Teaching adults is very different from teaching kids. The “behavior problems” I am confronted with comes from arrogance or prejudice on the part of the adult students who have already spent so many years studying English, and all they want is to “refresh” what they think they already know. They look at me, so Asian and so young, and they instantly have doubts about my English proficiency or teaching abilities. How do I deal with them? I put in a lot of confidence and power in my speaking. I show them that I’m proud of where I’m from, and that there’s still a lot of expressions they can learn despite their years of study. I listen to their stories and show interest in them. I value them, just as much as I want them to respect me.

    This means I agree with Betchay’s approach to teaching young learners – treat them as you would treat your own children. In the case of adult learners, treat them the same way YOU want to be treated. And if you put in a lot of professionalism and hard work into what you do, I’m sure the students won’t be able to resist that Pinoy charm. They might even begin to think you’re the best teacher they’ve ever had! 😀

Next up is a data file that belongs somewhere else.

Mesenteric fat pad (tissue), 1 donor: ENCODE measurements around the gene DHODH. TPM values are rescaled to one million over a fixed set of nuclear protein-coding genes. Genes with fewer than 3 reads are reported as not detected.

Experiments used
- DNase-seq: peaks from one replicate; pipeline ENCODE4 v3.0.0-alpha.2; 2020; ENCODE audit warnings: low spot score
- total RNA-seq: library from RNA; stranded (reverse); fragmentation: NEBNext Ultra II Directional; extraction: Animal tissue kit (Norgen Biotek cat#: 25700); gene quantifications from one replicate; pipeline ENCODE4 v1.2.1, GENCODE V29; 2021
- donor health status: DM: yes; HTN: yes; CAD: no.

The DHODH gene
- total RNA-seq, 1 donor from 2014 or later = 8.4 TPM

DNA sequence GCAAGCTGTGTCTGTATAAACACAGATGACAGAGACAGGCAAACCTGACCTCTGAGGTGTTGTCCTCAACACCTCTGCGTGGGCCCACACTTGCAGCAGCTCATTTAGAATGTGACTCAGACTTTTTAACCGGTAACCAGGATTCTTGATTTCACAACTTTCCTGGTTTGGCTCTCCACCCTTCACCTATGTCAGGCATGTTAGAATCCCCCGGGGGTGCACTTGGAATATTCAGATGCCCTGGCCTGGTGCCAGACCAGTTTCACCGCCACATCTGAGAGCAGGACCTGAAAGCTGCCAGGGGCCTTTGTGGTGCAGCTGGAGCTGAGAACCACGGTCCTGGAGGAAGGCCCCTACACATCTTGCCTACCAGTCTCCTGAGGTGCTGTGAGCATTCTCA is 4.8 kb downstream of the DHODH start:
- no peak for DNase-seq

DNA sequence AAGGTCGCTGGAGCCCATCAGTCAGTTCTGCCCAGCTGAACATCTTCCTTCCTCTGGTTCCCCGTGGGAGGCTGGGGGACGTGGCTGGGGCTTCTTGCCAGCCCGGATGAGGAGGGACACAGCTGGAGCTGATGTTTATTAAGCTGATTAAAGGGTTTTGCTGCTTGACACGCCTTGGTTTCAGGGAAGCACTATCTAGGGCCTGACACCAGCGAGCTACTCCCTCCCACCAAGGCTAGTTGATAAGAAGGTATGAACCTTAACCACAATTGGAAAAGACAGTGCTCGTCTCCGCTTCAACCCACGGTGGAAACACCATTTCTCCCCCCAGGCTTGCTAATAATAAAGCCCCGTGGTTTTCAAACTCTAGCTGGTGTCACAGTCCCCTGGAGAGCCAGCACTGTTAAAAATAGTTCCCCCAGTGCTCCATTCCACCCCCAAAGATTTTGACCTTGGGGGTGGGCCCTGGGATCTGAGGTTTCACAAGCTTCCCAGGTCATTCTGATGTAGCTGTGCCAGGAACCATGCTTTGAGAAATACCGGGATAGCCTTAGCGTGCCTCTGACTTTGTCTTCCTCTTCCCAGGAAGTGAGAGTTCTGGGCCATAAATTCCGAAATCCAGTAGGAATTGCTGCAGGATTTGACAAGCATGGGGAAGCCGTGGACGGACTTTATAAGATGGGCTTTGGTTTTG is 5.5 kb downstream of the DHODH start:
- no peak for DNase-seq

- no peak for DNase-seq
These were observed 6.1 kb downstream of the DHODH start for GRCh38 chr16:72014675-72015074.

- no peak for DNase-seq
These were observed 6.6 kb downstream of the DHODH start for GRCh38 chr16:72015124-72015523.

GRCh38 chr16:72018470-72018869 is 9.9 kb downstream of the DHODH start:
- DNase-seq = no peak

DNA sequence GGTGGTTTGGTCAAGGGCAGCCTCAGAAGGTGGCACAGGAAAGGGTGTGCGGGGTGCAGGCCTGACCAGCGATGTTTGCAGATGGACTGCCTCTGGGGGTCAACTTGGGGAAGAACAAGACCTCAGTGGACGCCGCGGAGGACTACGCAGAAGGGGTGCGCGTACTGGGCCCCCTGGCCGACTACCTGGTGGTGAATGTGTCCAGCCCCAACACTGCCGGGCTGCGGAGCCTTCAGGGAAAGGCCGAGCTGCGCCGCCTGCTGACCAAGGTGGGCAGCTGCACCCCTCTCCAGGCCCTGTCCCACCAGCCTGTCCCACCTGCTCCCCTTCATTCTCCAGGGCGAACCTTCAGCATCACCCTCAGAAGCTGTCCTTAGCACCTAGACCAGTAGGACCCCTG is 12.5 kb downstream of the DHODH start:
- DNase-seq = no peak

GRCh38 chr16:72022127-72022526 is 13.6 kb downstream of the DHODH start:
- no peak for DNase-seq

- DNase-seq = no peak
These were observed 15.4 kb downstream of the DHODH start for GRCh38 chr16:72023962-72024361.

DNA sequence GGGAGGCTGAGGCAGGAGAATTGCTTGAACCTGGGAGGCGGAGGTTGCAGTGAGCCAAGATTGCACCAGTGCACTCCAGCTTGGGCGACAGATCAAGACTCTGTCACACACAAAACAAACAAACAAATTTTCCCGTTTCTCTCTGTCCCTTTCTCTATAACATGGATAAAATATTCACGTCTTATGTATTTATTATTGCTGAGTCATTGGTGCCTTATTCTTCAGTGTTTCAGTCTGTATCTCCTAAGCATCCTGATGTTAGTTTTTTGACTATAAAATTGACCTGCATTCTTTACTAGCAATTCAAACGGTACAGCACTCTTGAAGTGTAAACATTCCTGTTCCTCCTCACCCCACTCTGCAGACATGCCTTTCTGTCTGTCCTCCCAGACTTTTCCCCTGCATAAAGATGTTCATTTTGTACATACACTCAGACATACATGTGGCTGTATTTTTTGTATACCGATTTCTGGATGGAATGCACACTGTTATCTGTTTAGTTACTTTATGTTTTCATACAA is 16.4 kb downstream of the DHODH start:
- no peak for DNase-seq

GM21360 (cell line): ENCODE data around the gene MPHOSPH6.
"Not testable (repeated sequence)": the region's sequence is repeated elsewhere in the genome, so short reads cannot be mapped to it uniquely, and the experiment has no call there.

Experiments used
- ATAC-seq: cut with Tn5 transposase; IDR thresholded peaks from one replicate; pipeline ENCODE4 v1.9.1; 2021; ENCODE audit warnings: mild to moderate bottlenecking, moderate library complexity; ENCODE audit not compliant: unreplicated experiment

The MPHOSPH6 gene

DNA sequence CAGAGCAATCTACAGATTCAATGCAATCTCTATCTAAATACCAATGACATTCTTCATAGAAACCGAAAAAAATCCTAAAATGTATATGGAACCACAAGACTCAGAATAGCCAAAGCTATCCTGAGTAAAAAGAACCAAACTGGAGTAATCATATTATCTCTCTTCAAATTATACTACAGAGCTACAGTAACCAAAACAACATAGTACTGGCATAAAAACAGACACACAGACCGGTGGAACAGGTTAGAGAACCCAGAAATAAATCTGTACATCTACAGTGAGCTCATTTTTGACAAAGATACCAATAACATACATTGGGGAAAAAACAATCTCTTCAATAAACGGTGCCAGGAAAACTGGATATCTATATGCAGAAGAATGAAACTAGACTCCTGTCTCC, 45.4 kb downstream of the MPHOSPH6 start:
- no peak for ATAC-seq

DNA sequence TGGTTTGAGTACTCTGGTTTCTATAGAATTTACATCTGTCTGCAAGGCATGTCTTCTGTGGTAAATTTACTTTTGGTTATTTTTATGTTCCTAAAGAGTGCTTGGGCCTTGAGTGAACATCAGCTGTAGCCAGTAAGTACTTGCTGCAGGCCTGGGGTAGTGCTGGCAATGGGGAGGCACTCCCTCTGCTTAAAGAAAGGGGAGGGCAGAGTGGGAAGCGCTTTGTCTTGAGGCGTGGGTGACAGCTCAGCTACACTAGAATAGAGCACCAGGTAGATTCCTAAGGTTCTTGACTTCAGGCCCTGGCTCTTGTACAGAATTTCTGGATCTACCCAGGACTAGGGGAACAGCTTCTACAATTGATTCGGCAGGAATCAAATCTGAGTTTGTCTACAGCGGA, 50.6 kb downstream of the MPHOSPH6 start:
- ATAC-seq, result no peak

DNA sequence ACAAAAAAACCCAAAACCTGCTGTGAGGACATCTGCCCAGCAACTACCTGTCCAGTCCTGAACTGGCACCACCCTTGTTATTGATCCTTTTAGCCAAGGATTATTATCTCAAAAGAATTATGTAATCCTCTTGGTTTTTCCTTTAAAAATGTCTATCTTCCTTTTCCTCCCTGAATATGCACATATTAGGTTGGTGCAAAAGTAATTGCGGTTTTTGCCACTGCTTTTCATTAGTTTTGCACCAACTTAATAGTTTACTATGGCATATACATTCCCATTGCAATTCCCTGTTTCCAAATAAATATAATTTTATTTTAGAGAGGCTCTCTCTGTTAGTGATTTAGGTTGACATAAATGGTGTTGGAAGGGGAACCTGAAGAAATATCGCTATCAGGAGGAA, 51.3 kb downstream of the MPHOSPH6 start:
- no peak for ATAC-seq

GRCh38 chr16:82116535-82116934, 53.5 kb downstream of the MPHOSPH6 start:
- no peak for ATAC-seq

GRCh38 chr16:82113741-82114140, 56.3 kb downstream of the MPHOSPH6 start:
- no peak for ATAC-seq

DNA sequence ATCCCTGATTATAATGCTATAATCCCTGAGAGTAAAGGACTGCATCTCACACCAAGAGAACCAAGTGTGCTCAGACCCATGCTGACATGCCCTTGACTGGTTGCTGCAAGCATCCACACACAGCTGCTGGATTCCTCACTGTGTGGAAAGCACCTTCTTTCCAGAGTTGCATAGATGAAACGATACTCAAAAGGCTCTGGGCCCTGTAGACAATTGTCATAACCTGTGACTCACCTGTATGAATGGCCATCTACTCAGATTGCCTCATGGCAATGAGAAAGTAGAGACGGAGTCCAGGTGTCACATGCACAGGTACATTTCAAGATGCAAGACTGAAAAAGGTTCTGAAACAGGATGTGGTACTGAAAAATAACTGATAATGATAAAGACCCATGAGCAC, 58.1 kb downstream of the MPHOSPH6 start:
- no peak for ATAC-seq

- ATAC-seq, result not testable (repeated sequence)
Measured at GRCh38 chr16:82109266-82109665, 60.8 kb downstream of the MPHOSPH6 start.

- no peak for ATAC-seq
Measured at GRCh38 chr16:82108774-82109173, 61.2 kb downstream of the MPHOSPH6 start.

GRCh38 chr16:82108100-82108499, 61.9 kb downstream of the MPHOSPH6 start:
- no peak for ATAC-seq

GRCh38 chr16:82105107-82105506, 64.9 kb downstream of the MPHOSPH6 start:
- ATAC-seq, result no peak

• Jana says:

      May I ask po anung company po ito.. interested po kasi ako.. I’m an experienced English tutor atsaka po I will go to Korea this spring po for a korean language program

  5. Sue says:

    I would like to have a speaking teacher for elementary school students. please contact me.

  6. Jenny says:


  7. Jenny says:

    I have been searching for english teaching jobs for filipinos in KOrea. I am so disappointed with the fact that most agencies require applicants to be NES or caucasians… It is encouraging to know that there are Filipinos who got teaching jobs there… I hope I’ll get mine soon…

  8. Web Henyo says:

    very helpful to those looking for a job in korea. Sadya po bang english teacher madalas work ng pinay jan?

  9. Patrick says: